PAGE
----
“Hold up. Wait, wait, wait a minute.”

That was my response when Anthony Fauci, director of the National Institute of Allergy and Infectious Diseases, told me that the ongoing congressional battle over Zika funding forced the federal government to take money from other diseases to finance the hunt for a vaccine. “First, we took money from other infections. We borrowed money from ourselves from malaria and TB,” Fauci told me in the sixth episode of “Cape Up.”

“When we ran out of that money, we started tapping into the Ebola funds that we really should not be tapping into because we still need them to keep the lid on Ebola,” Fauci continued. “When we ran out of that, [Health and Human Services] Secretary [Sylvia Mathews] Burwell had to do something she really did not want to do. She had to take money using her transfer authority from cancer, diabetes, heart disease and mental health and give it to us to be able to continue to prepare the sites for the [Zika] vaccine trials that we will be performing.”


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President Obama asked Congress for $1.9 billion to address the Zika crisis back in February. But as House Minority Leader Nancy Pelosi told me in last week’s episode, renewed fights in Congress over Planned Parenthood have tripped up Zika funding bills. Fauci said that if the battles aren’t resolved by the start of the new fiscal year (Oct. 1), “We’re going to have to stop what we’re doing.” The consequences of such an action are huge.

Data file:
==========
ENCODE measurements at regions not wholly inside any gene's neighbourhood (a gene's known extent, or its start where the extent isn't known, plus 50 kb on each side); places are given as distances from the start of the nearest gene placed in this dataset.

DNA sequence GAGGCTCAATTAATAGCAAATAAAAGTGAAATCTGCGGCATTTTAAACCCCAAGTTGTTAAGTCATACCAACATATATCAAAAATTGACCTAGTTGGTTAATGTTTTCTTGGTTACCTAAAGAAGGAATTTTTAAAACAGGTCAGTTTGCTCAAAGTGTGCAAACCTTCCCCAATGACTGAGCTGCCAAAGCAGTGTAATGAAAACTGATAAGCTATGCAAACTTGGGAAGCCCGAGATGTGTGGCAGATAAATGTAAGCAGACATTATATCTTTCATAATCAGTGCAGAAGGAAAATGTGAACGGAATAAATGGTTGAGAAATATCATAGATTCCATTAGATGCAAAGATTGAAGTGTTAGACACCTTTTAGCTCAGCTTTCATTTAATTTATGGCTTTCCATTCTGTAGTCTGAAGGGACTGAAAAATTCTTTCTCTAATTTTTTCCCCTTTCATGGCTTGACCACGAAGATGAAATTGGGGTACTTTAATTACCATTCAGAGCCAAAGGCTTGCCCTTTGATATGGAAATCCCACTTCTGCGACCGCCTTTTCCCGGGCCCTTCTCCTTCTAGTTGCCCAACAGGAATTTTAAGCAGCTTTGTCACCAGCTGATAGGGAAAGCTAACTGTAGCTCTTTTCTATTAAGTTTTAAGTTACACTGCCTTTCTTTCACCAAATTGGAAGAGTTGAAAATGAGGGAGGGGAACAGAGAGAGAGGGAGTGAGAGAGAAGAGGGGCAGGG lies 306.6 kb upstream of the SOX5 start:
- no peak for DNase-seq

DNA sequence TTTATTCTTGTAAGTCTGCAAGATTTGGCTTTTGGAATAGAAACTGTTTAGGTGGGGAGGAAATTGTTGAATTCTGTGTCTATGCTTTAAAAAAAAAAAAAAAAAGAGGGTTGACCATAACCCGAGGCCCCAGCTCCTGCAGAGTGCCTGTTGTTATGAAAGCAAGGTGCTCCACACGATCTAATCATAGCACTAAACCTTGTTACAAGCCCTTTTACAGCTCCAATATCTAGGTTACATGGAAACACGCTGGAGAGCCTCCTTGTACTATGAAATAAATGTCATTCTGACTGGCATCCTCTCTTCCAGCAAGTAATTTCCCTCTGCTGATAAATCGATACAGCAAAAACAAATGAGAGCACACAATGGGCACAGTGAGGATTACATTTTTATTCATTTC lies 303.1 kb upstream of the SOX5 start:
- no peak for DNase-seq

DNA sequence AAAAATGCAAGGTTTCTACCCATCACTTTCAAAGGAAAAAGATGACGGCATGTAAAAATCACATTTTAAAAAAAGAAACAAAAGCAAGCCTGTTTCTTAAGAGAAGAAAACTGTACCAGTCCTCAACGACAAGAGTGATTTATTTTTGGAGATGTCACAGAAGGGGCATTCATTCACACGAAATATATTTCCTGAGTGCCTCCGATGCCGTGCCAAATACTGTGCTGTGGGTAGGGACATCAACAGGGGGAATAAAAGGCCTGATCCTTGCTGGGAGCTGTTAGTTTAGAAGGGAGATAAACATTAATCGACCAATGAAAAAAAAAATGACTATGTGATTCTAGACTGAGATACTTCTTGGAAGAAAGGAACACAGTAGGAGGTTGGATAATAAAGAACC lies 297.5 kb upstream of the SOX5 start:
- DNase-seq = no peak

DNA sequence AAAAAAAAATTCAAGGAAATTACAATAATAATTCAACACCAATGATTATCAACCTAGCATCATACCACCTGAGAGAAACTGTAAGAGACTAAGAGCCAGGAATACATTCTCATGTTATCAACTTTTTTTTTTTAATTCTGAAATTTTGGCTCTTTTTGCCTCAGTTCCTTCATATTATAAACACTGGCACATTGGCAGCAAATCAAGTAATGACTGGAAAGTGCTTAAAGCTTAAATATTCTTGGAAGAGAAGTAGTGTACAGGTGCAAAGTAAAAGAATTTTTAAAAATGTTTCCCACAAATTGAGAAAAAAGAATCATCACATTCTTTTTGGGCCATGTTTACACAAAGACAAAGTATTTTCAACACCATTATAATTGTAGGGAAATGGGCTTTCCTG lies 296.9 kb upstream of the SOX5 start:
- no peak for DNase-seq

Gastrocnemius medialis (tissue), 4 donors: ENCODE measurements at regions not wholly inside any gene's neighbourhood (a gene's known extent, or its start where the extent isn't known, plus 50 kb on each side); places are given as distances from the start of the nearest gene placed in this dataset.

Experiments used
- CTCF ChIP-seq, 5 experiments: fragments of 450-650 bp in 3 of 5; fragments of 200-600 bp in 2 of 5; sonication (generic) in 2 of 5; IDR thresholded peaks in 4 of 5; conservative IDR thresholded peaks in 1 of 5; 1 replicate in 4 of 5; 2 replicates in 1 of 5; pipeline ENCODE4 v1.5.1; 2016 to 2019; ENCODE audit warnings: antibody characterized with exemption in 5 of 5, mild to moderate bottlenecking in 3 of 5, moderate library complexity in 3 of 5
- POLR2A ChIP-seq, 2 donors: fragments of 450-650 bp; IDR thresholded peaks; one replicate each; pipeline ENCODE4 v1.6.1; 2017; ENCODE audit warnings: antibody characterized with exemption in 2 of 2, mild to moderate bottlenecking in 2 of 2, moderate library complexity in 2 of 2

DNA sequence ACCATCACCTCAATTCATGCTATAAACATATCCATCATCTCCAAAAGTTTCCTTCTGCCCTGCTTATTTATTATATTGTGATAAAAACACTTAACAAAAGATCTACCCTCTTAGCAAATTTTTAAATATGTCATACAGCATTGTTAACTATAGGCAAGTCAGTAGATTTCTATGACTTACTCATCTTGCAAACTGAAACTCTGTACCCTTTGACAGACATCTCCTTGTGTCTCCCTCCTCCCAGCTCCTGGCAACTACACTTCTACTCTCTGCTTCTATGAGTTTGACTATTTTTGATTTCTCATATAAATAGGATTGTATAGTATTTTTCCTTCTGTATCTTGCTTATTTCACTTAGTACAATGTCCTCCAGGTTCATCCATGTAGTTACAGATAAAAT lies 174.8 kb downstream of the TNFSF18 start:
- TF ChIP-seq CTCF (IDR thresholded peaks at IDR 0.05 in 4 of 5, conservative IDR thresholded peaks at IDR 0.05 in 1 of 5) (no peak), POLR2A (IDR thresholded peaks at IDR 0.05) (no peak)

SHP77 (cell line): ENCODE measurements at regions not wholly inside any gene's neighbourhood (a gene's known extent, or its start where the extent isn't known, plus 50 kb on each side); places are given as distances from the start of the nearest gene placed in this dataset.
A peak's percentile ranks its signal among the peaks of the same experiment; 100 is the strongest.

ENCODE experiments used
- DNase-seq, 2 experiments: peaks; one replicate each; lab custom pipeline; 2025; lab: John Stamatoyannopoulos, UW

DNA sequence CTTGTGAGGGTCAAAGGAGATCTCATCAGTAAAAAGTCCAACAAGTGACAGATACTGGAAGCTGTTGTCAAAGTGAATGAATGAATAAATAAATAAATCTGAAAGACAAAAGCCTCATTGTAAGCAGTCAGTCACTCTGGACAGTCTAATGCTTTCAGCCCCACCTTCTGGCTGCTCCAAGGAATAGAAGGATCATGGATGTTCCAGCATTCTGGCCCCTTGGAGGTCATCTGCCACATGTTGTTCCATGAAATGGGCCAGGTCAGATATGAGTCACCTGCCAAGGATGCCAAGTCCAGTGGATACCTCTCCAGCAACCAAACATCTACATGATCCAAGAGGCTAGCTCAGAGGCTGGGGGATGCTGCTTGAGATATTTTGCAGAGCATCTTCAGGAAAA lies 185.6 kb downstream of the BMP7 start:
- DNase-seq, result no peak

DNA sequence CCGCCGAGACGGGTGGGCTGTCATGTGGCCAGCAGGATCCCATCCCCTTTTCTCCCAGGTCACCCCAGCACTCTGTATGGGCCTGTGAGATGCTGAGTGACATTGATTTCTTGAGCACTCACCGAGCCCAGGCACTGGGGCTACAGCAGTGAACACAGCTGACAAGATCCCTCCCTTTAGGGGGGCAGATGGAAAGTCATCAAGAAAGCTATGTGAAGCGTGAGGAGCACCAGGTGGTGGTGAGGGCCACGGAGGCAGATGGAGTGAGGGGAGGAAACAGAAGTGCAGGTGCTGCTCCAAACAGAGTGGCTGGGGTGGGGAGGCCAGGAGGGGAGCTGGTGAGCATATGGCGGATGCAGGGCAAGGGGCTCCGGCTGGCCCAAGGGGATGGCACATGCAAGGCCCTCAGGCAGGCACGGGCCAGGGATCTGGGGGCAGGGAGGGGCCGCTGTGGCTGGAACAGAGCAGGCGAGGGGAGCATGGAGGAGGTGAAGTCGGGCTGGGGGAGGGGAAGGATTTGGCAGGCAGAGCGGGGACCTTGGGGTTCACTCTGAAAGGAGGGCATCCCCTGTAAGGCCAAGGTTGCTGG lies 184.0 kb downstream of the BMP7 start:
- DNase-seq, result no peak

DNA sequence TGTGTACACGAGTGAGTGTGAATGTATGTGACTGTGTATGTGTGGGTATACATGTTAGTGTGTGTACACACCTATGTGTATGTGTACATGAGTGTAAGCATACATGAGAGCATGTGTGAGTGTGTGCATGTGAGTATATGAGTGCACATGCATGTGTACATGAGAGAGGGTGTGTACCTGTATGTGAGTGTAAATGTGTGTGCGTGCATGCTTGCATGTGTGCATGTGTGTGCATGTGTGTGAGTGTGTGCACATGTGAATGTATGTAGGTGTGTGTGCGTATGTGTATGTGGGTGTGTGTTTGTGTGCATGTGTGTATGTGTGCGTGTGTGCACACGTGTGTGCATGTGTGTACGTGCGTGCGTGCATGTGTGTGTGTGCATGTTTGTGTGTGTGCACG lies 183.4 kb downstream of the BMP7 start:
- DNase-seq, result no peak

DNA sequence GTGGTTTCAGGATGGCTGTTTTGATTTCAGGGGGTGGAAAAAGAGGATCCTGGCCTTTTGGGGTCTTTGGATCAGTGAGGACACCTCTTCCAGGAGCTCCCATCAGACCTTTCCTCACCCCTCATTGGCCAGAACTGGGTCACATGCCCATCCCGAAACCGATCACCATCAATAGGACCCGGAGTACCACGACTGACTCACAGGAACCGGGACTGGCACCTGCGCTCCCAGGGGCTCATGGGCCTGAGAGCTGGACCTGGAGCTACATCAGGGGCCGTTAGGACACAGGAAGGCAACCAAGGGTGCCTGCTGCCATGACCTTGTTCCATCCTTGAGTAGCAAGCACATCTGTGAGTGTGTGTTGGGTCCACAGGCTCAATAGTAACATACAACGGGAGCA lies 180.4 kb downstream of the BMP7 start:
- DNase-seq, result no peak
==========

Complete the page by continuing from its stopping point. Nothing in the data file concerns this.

During the 2013 government shutdown, experimentation on a host of maladies and diseases stopped. “We lost, temporally, several weeks. But you compound that because, if you start an experiment and you can’t finish it, you gotta start all over again,” Fauci said. “So even though you may be out of action for two or three weeks, you can really lose three or four months.”

We got into the 69-year history of the disease, how conditions in Brazil provided “the perfect storm for Zika” when it flourished there in 2015 and what folks in the United States should do to protect themselves. And you can’t have a conversation with Fauci without talking about his work on HIV/AIDS. He is world-renowned for his research, which earned him the Presidential Medal of Freedom from President George W. Bush in 2008. Fauci is bullish on the possibility of an AIDS-free generation and the role that pre-exposure prophylaxis, or PrEP, will play in it.

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“If we really put our foot on the accelerator on that I do believe that within a reasonable period of time, we can have an AIDS-free generation,” Fauci said. “Not that you’re going to eradicate HIV/AIDS. I don’t think that’s going to happen. But we could end the pandemic as we know of it today.” There’s a lot of work to do on that front. Listen to the podcast to find out what Fauci thinks the level of HIV infections needs to be to make HIV/AIDS “much, much, much less of a public-health threat,” and subscribe on iTunes or Stitcher.

Follow Jonathan on Twitter: @Capehartj